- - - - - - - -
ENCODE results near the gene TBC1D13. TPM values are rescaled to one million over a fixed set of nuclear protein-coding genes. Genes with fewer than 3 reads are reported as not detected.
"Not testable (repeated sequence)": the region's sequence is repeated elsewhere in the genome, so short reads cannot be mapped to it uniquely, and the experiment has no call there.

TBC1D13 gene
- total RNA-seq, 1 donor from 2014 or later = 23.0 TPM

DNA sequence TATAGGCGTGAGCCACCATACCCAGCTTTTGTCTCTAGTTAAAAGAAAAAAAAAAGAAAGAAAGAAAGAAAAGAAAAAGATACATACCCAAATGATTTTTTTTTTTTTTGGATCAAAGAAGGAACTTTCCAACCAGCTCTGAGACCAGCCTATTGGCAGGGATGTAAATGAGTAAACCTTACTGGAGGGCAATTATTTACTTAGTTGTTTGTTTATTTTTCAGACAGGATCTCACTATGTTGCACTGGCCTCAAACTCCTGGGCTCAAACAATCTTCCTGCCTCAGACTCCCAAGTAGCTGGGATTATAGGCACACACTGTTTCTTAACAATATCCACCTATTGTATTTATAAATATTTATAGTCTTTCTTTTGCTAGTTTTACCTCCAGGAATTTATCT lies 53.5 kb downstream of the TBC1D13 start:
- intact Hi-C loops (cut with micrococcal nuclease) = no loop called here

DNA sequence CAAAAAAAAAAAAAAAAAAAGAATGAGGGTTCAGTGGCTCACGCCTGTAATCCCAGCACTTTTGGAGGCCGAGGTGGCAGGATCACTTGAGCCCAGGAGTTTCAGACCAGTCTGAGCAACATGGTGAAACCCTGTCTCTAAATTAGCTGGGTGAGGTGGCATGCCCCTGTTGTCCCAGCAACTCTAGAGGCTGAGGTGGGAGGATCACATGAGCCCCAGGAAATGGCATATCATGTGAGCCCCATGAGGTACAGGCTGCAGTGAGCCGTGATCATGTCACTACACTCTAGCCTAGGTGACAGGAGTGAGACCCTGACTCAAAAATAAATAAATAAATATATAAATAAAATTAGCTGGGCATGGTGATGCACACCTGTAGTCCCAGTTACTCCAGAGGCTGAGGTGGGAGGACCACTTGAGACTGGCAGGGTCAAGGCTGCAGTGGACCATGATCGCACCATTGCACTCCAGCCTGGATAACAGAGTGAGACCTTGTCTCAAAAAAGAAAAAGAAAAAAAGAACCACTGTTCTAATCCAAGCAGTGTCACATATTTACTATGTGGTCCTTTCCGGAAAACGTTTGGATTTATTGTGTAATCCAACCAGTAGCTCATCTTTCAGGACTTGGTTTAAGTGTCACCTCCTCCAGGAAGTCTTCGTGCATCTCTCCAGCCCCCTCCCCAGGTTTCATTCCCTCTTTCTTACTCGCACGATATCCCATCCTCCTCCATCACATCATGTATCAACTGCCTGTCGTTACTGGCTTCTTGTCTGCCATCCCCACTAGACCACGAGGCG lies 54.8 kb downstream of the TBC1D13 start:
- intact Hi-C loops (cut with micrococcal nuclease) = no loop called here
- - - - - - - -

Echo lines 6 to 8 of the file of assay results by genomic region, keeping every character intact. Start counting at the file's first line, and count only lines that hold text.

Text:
- intact Hi-C loops (cut with micrococcal nuclease) = no loop called here

DNA sequence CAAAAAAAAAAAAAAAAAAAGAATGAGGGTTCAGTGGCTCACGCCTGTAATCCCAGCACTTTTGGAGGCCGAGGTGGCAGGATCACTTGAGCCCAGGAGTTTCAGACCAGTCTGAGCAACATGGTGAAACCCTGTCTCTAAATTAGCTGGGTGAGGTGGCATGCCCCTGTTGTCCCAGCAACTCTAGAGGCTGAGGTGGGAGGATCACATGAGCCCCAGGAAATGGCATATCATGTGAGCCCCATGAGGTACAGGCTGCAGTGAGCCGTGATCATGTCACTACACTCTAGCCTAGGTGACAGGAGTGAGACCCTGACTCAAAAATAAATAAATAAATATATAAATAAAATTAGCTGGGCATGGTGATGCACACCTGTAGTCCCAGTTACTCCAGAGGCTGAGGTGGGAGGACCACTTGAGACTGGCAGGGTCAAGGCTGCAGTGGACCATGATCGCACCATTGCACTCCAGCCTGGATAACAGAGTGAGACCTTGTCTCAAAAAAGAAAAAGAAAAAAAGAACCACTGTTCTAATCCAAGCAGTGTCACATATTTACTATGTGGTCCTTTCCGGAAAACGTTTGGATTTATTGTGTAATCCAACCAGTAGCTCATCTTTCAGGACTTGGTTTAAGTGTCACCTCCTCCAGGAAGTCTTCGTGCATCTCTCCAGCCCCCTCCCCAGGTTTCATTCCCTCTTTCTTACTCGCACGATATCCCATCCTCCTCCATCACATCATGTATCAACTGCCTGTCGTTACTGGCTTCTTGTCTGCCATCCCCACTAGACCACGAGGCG lies 54.8 kb downstream of the TBC1D13 start:
- intact Hi-C loops (cut with micrococcal nuclease) = no loop called here